“We also need to think about exploitation, domestically and internationally,” added Angela Bradford, a Starbucks organizer and CBTU New Orleans chapter member.

“That’s been a different conversation because the U.S. has always been a dominant voice in the room” on labor issues—where the nation’s record is weak—environmental issues and exploitation of workers and resources in developing nations.

Yet those same workers can help the U.S. organizing drives through both solidarity and through standing up, with U.S. worker help, for their own rights, and for the environment, she said.

Still, another change, which the AFL-CIO has encouraged, is joint organizing drives by multiple unions focusing on one employer. One occurring now involves the Machinists, the Teamsters, and the Association of Flight Attendants-CWA at Delta Airlines. Delta, known for its bitter anti-union management, is non-union, except for its pilots.

Their drive’s goal: To organize the airline’s 25,000-plus flight attendants, thousands of mechanics (with IAM), and ramp and service workers. “It’s grass-roots right now,” said Edison Fraser of the Machinists. ”It’ll take all of us.” There are an estimated 19,000 workers in the other two groups.

But, ironically, in Delta’s home base, Atlanta, it’s viewed in the African-American community as “the de facto Black airline” because of the jobs it provides to that community. That makes garnering community backing tougher, one Delta organizer panelist said.

Community support is also important because airline and railroad organizers must function under the Railway Labor Act of 1925, not the National Labor Relations Act. And the RLA bans organizing individual worksites or workers at individual airports, for example.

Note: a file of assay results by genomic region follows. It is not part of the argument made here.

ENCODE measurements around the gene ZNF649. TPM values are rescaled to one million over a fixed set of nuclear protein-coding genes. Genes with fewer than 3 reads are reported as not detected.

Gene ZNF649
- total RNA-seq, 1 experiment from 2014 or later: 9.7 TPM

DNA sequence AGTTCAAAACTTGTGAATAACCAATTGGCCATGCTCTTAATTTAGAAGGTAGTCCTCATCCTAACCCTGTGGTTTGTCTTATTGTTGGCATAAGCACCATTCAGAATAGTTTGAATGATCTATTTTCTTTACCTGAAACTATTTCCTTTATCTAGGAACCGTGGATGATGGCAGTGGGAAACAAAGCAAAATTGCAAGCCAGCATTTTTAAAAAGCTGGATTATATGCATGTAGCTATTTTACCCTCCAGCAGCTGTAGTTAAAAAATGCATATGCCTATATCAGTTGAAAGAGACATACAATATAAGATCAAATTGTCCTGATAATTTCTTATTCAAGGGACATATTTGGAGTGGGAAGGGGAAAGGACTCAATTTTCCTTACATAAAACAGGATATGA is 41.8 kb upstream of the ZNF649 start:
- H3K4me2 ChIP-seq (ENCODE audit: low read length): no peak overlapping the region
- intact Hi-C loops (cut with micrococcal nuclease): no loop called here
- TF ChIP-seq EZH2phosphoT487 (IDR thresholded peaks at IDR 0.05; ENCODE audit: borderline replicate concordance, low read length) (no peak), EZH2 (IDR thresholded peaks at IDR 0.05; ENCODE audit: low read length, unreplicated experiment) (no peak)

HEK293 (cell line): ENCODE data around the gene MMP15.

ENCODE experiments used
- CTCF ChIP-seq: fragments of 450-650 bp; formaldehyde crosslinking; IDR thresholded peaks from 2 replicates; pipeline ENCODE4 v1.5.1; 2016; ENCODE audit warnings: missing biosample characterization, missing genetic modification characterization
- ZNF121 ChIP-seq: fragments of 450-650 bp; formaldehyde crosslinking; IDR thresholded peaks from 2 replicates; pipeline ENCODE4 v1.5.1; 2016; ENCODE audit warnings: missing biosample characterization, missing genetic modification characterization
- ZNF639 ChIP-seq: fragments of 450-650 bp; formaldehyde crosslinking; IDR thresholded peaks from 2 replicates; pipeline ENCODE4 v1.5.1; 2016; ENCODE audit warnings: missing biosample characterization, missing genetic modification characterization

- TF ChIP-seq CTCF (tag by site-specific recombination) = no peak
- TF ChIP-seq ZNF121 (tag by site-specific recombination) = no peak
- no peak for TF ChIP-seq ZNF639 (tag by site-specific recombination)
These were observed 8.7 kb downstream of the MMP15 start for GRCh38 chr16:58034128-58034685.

Instead, unions must organize targeted groups of workers at the entire airline. That means, among other obstacles, getting union recognition election cards from 50%+1 of all workers involved.

They’re shooting for 65%-70%, Delta organizers said, to avoid the fiasco AFA suffered on a prior drive. It discovered fake and forged signatures among its cards and had to stop the campaign when removing those names plunged it below 50%.

To encourage the workers, panelists said Delta organizing is concentrating on workers at its hubs: Atlanta, Detroit, Boston, Minneapolis-St. Paul, St. Louis, and Orlando. They appealed to anyone flying Delta “to have our backs” when boarding planes, and show support for the workers. There’s more information about the joint drive at

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Mark Gruenberg
Mark Gruenberg

Award-winning journalist Mark Gruenberg is head of the Washington, D.C., bureau of People's World. He is also the editor of the union news service Press Associates Inc. (PAI). Known for his reporting skills, sharp wit, and voluminous knowledge of history, Mark is a compassionate interviewer but tough when going after big corporations and their billionaire owners.